One of the first things you’ll notice is the similarity between this book and the Book of Ephesians. There are a number of reasons for this similarity. First is the geographical proximity of these two cities. They are roughly 100 miles apart and were both important Asian population centers in the first century. Colossae and Ephesus are directly connected by trade and travel. They are similar in make up and are dealing with many of the same cultural, social and spiritual issues.
Additionally, the two letters are likely written at the same time and Paul has certain topics on his mind.
While Paul was extremely familiar with the Church in Ephesus, he had never visited Colossae. The Church there was planted by one of Paul’s Protégés, Epaphras, likely during Paul’s three year stay in Ephesus. Because of his lack of personal relationship with the Congregation there in Colossae, Paul sticks to higher level talking points and doctrinal matters.
Having said all that, we do learn that in addition to Epaphras, Paul does know some of the members of the Colossian Church very well. In chapter 4, Paul sends personal messages to Nympha, who had a group meeting in her home. To Archippus, who may very well be the son of Philemon who gets his own letter from Paul. Then there is Onesimus, Philemon’s runaway slave, who is going with Tychicus to deliver the letter to the Church.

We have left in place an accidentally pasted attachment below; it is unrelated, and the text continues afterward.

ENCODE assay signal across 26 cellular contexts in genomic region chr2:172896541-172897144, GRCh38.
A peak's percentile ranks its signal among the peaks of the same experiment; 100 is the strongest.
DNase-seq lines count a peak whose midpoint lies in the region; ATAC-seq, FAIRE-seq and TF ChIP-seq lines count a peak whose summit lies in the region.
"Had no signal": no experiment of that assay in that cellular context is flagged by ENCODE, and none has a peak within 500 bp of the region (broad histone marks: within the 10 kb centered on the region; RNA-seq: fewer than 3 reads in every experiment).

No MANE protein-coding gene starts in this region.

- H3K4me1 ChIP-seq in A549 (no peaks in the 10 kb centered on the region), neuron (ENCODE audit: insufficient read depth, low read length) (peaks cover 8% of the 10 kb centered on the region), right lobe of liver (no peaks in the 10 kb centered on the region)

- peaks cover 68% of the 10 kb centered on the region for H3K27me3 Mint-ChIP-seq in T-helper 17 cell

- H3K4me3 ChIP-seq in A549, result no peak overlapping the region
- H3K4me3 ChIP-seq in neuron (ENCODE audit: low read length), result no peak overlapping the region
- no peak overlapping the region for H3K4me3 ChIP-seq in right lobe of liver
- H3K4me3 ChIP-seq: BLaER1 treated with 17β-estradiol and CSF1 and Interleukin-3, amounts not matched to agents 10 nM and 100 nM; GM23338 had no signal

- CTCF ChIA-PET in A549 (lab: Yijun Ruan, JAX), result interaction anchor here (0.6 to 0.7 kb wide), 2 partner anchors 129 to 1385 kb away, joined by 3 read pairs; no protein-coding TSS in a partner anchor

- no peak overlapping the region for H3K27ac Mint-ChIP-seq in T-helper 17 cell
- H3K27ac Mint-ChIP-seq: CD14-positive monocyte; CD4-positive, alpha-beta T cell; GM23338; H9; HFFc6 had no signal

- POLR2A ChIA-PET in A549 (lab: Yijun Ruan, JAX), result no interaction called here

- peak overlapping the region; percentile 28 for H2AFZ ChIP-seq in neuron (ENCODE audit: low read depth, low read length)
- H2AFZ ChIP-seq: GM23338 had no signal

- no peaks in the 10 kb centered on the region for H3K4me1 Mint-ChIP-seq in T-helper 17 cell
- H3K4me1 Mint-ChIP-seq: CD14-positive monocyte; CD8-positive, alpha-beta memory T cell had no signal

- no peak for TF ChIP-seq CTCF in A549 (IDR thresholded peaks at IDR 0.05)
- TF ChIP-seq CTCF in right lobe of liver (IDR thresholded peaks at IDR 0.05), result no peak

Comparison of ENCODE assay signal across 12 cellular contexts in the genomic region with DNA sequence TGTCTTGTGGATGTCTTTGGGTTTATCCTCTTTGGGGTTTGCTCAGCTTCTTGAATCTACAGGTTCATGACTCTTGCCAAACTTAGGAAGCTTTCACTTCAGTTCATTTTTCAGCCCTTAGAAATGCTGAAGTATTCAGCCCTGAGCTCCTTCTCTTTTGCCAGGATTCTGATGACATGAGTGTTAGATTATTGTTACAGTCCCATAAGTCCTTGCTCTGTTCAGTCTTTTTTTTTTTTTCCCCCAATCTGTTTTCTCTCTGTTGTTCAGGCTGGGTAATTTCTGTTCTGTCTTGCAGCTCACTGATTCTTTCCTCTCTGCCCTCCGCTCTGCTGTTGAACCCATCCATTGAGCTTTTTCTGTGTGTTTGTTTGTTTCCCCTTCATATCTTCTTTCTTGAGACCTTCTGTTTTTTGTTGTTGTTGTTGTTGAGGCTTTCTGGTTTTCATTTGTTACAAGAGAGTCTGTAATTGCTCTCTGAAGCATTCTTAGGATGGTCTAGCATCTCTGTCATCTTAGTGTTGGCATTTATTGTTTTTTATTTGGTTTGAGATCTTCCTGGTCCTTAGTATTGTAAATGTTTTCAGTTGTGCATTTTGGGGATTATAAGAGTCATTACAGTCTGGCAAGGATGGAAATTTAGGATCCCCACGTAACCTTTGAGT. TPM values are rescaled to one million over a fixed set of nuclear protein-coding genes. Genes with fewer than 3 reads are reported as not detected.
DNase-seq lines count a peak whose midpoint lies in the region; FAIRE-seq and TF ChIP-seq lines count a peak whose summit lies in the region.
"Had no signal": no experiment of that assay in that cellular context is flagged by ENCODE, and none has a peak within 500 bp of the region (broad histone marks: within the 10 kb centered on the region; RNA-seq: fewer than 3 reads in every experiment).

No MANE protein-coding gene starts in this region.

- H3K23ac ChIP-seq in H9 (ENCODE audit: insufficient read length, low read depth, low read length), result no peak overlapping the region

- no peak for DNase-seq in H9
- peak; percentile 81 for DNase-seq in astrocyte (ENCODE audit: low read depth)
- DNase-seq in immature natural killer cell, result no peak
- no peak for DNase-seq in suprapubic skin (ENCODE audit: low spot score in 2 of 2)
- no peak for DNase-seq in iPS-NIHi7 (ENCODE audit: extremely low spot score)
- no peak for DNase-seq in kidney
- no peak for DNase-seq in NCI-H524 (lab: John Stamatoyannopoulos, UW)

Undoubtedly, Epaphras and Onesimus had shared all they knew about the Colossian Church with Paul, so he is able to write a meaningful letter despite having never actually been a part of the congregation there.
Let’s spend a little time looking at some of the themes Paul addresses in this letter.
Chapter one is devoted to Jesus. In many ways it reminds me of the first Chapters of both the Gospel of John and the first Epistle of John. All three of those chapters heavily emphasize both the humanity and divinity of Jesus and His place in the Universe as well as in the Church.
Before we talk at any length about other issues, it is mission critical that we have Jesus right. Of all the doctrines of Christianity, the doctrine of Jesus is front and center.